If you haven’t gotten your flu shot yet, there’s still time to do it. Now we also know how effective it’s likely to be.
Note: This is a Lifehacker US story. Head to Lifehacker Australia for AU-relevant stories.
On Friday, the CDC released its interim estimates on the 2019-2020 seasonal influenza vaccine’s effectiveness. Overall, it estimates that this year’s vaccine is 45% effective in adults, and 55% effective in kids and teens. That’s a pretty sizable increase from the effectiveness of last year’s vaccine. It was only 29% effective thanks to a late-season surge of the virus.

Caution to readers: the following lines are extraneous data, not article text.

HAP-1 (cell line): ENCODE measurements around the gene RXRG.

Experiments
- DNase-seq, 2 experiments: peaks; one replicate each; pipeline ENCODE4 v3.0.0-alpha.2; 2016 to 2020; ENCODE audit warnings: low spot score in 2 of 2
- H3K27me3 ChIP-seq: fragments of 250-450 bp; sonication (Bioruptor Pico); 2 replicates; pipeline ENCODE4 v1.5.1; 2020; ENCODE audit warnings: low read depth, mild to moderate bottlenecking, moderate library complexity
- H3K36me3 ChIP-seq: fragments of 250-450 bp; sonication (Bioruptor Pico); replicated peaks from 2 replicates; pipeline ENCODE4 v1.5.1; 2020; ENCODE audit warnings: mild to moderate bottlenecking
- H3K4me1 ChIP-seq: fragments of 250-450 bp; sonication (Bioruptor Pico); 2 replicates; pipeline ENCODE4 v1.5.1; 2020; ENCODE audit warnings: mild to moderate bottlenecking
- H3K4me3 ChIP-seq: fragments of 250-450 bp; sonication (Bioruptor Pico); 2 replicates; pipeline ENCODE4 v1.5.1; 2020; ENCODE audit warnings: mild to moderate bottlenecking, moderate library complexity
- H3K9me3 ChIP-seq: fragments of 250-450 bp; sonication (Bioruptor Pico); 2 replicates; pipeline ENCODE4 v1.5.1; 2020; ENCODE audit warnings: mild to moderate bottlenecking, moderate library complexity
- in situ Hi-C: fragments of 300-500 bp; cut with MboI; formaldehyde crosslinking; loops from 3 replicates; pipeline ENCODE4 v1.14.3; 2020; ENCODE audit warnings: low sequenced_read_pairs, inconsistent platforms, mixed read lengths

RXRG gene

This year’s flu has involved primarily two different strains of the virus: A/H1N1 and B/Victoria. The vaccine is 50% effective against B/Victoria; however, is only 37% effective against A/H1N1. The vaccine is virtually ineffective against A/H1N1 in individuals ages 18 to 49, but that’s not a reason not to get it.
The more people that are vaccinated against the flu, the healthier the population as a whole will be and the less likely the virus is to spread.
The CDC estimates that there have been around 26 million cases of the flu this year, a quarter-million of those resulting in hospitalizations and 14,000 resulting in death, including 105 children.
The CDC typically recommends that adults and children over 6 months of age get the flu vaccine by the end of October each year. The flu season can last as late as May in the United States, so if you haven’t gotten it yet, getting the shot now could potentially half your chances of catching the virus over the next few months.